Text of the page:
This post has been brewing a while but kept getting pushed back. Thinking about it I suppose it’s because I’m in two minds about just what The Tide in Greenwich turned out to be – a rather short elevated walkway that opened last month on the east side of Greenwich Peninsula.
A lot of that is my own fault. For whatever reason, I expected it to be more extensive than it actually is despite following progress since the beginning and writing up on it numerous times.
In reality it’s really quite limited in scope and offers none of the drama of New York’s High Line – though that was never a fair comparison.
More of that in a bit, but firstly a look at a real positive of the wider scheme that includes the walkway. The entire project went by the name P5K – with The Tide only one element of a five kilometre running track not yet finished.
It could be because I had that 5k figure that I expected the walkway to have a longer elevated section. But anyway, the riverside path has seen public realm upgrades and they are a real success in places.
These benches were empty when I took this snap but granted it wasn’t the best time. A very heavy shower was just about the soak the area and winds were gusty. When the sun is out they’ve been well used.
Unfortunately a car and coach park is to be built directly next to this site which wont help your lungs whilst watching the boats float on by.
Two factors are behind this; developer Knight Dragon have pretty much halted starts on any new homes planned in this area so this spot will be vacant for some time. Secondly, Silvertown Tunnel construction is to take over part of the current car and coach parking and it’ll be moving here. Yay.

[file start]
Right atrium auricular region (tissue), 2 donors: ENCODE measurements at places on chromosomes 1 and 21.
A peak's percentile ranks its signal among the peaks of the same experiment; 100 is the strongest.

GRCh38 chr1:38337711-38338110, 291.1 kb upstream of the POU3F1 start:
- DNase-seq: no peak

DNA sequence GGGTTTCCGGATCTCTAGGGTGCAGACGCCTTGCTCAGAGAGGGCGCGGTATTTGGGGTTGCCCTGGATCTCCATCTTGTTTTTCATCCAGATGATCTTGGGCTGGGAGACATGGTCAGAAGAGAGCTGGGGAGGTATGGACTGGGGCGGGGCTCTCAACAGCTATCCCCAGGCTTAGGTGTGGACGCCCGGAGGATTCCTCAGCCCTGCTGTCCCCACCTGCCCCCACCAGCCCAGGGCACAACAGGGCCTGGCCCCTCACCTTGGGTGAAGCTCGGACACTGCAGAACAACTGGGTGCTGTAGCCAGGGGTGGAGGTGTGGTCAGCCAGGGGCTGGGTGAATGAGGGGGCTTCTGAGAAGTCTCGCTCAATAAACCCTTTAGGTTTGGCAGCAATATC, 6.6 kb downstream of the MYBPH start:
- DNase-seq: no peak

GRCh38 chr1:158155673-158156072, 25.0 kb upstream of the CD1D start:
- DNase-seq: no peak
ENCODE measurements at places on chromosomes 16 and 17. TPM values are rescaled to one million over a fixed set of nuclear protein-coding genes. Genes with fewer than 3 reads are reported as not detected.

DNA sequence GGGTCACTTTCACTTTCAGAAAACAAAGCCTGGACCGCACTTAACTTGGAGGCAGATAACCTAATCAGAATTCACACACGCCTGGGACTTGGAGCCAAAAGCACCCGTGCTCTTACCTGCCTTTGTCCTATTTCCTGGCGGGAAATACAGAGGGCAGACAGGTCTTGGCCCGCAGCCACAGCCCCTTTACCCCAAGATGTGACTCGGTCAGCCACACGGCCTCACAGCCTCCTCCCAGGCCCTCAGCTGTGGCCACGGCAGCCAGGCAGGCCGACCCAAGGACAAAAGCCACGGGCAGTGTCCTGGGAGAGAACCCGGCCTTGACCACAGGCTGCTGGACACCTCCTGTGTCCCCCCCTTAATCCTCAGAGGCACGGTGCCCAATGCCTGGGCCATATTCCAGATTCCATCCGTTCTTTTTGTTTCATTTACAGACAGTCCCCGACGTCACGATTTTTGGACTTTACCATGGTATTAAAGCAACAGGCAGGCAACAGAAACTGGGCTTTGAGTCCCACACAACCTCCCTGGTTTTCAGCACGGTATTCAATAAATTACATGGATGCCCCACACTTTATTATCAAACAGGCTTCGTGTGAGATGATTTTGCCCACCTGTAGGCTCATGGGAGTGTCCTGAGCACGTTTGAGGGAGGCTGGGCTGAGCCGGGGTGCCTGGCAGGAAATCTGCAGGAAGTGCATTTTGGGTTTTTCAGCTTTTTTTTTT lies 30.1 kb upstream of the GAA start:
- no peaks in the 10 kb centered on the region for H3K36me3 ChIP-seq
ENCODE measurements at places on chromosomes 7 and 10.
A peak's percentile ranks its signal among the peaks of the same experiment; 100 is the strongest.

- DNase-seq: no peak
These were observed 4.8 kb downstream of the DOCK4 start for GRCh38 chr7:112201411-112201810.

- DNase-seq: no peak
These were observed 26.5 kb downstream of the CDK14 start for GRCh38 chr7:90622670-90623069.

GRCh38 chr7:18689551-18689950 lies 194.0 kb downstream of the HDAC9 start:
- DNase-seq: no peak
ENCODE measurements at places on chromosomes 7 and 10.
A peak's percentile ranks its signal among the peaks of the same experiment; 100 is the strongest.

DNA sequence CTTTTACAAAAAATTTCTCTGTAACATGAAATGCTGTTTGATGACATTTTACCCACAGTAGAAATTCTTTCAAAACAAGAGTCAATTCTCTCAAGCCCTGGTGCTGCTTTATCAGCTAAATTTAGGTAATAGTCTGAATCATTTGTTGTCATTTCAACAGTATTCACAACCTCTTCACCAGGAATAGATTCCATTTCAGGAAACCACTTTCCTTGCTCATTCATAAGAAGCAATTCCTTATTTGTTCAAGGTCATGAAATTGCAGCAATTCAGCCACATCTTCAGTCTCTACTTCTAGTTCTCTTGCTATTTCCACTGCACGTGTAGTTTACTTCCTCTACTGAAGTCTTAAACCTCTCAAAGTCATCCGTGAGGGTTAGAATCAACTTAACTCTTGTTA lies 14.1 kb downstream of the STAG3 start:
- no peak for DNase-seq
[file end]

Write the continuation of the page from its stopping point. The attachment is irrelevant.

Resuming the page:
Head past this section and we reach the cable car which was out of action due to winds, then towards the main square outside the o2 and onto The Tide.
By this point the rain had started with big summer dollops of water coming down. Almost everyone scarpered. I walked towards the river’s edge past a lift that had already broken.
What is it with new lifts?
The walk passes through ventilation shafts so anyone who fancies a whiff of Jubilee Line can head here and indulge.
This entire project came in for a battering in The Guardian in an article titled “London’s answer to the High Line? You must be joking” and in comparison it is lacking – though it was always going to.
I was lucky enough to go on New York’s High Line almost a decade ago after stage one was completed and work ongoing for further phases. It was wonderful.
You could visit it 100 times and not tire of the walk as it weaves under, over and through all manner of urban life and spectacular views and buildings.
In Greenwich one visit is enough for most. When it becomes part of the running track the they’ll be repeat visitors but only as a place to jog through rather than stop and relax.
But again I’m comparing it to New York which is unfair given the varied and dramatic urban layout already in place.
Still, even comparing contemporary architecture surrounding the area in Greenwich, Knight Dragon’s dull blocks are nothing compared to New York’s new builds:
That could all change when the Design District opens which will bring colour and variety.
And hopefully it will, as even removing those New York comparisons it doesn’t really do anything or offer a great deal.
Ultimately The Tide in Greenwich is nice enough. No more than that. It’s OK. Far from spectacular. Nowhere near interesting enough to enter tourist guides of things to do in London. And yet it feels like it could have been.
And another thing that could have been spectacular was Santiago Calatrava’s new transport interchange – but Knight Dragon pulled the plug on that last month.
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